By guest correspondent Megan Bernard
When I was seven I saw a picture of a little girl and a machine that I have never forgotten.
The vivid incongruity between her and her surroundings gave me an uneasy sense of disproportion and wrongness. She was a child like all others—like me—but something was not right. Her eyes and shoulders showed deep fatigue and her ragged, dirty dress sagged on her frail, brittle-looking little body. All that mysterious metal in front of her was menacing but she reached to touch it almost casually–it was clear that she was familiar with the thing. She was not alone— a blurred figure hovered in the background—but she was isolated, her downcast eyes turned away from the light and focused on the machinery. Although I didn’t know exactly what I was seeing, intuitively I recognized that I was a witness to a thing that should not have happened. The picture was a striking glimpse of a realm of routine hurt and unfairness; it revealed a chronically vulnerable kid in a place where she did not belong.
Lewis Hine took this photo and many others as he systematically documented exploited children in America from 1908-1912. Hine was an investigative photographer for the National Child Labor Committee and his pictures circulated widely as part of the Progressive movement to ban child labor. Hine’s vivid photos contributed significantly to this cause by revealing American child laborers to the public, and his legacy as a prominent, active, socially conscious artist is secure.
That legacy includes the work of G. M. B. Akash, a photojournalist who is documenting living and laboring conditions for dispossessed people in India, Pakistan, and Nepal.
Like Hine’s images, Akash’s photographs foreground big, rigid machines against small, soft children. And as with Hine, a sense of disproportionate scale and incongruous textures emphasizes the wrongness of such scenes. That sense of irreducible impropriety is amplified when the century-old photographs reverberate through their modern echoes: the problem of child labor has not yet been solved.
Does this repetition of visual themes suggest that child exploitation cannot be eradicated? That the ills of industrialized labor will persist because of our human greed, thrift, need, and ignorance–and the mobility of capital? I take a more hopeful view. These pictures, photographers, subjects, and viewers are separated by continents and a century, but images in this style have not lost their power to establish connections across profound social, geographic, and temporal distance. Such exploitation thrives when it is hidden, so exposing it is a crucial step to fighting it, but the mode of exposure also matters. Not all pictures of child laborers are equally powerful, and Akash’s repetition of established masterworks is a strong strategy. Echoes of Hine’s photos visually spotlight similarities between casualties of the second Industrial Revolution in Vermont and the global economy in Bangladesh. Concerted progressive activism helped in the first case. Those same efforts are called for now.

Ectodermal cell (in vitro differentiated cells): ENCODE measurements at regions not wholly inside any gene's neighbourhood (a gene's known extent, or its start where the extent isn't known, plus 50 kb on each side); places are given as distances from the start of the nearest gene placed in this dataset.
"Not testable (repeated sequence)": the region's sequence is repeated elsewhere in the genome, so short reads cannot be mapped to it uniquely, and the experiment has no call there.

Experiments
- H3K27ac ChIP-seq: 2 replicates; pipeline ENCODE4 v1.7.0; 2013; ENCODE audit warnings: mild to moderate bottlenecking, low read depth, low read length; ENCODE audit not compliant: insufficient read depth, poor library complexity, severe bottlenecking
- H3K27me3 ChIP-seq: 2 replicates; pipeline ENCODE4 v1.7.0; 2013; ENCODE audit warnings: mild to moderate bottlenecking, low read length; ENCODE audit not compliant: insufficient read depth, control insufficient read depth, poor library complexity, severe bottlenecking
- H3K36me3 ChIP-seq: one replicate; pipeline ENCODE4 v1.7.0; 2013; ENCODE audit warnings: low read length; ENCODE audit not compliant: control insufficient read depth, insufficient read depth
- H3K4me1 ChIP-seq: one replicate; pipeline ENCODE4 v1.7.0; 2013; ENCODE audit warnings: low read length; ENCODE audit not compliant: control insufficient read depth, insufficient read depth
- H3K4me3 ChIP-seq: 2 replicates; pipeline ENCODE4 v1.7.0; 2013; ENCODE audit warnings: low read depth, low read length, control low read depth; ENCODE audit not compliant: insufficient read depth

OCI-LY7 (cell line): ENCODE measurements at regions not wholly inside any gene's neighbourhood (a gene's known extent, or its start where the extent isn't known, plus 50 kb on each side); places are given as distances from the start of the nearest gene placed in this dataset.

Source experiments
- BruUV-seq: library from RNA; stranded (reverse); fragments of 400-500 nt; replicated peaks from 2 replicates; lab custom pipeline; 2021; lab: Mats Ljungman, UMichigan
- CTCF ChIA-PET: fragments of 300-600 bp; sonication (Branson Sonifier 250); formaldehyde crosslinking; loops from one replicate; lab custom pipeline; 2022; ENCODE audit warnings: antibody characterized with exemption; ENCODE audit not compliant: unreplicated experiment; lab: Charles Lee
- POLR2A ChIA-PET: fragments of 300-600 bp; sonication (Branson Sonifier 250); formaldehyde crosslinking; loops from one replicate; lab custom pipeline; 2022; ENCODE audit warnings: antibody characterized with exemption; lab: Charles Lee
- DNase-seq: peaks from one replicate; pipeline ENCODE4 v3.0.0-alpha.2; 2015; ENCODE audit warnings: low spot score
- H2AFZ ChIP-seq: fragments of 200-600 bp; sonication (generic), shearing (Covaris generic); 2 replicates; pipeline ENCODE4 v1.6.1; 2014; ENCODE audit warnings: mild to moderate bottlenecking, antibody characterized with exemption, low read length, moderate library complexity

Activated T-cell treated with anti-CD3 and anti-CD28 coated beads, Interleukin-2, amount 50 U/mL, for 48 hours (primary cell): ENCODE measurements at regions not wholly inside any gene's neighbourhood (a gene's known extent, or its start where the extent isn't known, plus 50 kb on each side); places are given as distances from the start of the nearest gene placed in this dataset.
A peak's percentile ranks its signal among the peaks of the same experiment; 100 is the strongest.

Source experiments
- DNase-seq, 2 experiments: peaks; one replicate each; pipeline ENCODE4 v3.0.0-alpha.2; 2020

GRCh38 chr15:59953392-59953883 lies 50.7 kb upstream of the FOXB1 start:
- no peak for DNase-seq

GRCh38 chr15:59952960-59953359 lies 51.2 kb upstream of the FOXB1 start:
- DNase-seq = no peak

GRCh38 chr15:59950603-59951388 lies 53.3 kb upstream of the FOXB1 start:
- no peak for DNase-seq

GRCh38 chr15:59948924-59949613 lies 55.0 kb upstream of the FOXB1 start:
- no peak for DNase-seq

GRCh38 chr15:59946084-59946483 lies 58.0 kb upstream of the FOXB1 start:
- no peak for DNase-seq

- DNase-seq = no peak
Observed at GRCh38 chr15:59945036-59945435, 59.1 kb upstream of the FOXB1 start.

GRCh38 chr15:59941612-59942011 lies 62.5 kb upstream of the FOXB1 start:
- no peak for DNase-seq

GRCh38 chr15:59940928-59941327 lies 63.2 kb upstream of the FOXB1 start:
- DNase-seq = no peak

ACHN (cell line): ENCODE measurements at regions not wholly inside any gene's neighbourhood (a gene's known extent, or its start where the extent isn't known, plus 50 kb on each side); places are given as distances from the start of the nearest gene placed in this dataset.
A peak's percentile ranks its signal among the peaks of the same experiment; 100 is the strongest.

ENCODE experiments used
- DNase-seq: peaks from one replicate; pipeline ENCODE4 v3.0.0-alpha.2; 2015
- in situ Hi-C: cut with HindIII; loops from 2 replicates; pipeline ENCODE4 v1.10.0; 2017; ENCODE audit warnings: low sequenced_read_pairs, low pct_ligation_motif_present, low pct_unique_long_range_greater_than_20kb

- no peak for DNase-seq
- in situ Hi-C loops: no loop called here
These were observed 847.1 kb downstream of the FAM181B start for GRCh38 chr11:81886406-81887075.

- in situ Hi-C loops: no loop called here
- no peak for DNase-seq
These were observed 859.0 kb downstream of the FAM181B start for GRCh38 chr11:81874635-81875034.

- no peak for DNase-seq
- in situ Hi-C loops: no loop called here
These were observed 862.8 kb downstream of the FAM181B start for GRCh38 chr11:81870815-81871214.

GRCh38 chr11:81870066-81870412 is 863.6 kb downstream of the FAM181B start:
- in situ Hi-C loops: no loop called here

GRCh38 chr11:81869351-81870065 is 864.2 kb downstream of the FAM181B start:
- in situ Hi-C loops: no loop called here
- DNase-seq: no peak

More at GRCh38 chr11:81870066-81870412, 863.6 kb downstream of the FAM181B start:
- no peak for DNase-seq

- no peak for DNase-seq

Photographs by Lewis Hine, 1908-1909 (estimated) and G. M. B. Akash, 2009. Megan Bernard is a graduate student in the program in Rhetoric and Public Culture, Department of Communication Studies, Northwestern University. She can be contacted at firstname.lastname@example.org.
Good post, Megan. The Hine photograph seems to capture, with its black and white dullness and the supervising body in the background, a more bleak scene than the Akash photograph, where it seems that nobody (in South Asian factories) is watching. The person in the background looks young enough to even be another child laborer, going about her business just the same–no supervisory role. On the other hand, the Akash repetition of the machine is more striking, since each colorful spool symbolizes yet another task for the child to fulfill. The bottling (?) factory just looks massive and bewildering. Both, like you say, are very effective arguments in their own, parallel way.
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